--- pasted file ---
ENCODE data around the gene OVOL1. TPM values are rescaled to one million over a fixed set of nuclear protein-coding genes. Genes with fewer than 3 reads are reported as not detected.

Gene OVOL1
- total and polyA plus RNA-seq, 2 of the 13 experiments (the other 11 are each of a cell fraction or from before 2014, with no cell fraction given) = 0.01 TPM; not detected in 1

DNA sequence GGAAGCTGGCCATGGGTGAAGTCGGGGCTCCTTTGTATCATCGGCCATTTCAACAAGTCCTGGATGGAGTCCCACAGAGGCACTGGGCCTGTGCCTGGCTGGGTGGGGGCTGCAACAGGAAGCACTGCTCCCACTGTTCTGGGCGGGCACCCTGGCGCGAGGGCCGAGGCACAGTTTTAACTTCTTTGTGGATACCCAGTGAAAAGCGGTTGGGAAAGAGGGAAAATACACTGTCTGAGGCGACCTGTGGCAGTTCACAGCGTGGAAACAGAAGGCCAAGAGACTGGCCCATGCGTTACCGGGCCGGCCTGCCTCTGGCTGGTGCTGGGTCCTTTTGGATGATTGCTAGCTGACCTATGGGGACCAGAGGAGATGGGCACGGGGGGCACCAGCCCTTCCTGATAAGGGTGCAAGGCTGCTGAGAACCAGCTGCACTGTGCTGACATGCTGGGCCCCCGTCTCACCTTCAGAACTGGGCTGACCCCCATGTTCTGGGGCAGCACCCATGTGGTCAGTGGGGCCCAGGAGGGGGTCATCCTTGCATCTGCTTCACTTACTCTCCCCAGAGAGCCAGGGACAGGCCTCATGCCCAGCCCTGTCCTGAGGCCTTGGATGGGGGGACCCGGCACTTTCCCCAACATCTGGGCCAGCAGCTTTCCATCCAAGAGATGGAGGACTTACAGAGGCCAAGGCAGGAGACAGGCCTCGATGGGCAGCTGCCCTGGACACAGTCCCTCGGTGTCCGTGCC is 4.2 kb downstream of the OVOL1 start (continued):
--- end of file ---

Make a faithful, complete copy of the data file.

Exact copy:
ENCODE data around the gene OVOL1. TPM values are rescaled to one million over a fixed set of nuclear protein-coding genes. Genes with fewer than 3 reads are reported as not detected.

Gene OVOL1
- total and polyA plus RNA-seq, 2 of the 13 experiments (the other 11 are each of a cell fraction or from before 2014, with no cell fraction given) = 0.01 TPM; not detected in 1

DNA sequence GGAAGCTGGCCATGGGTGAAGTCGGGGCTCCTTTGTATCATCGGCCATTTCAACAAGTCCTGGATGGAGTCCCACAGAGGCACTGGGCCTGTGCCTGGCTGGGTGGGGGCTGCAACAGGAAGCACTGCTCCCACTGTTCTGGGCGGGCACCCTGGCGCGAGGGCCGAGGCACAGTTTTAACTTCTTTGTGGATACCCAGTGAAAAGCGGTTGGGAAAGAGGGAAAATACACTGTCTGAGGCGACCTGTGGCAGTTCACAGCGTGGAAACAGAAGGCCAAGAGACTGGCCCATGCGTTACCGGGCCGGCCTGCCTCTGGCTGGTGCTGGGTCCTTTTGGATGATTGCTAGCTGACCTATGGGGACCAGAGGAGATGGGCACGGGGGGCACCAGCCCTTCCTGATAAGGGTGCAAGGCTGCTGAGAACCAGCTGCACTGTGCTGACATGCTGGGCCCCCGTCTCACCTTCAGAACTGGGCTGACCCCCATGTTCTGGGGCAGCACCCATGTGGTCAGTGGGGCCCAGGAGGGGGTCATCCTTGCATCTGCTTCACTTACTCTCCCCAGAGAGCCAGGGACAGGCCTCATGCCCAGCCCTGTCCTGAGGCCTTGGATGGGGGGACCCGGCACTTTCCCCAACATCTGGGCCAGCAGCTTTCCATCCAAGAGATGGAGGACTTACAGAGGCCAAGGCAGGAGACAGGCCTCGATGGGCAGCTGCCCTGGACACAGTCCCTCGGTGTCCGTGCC is 4.2 kb downstream of the OVOL1 start (continued):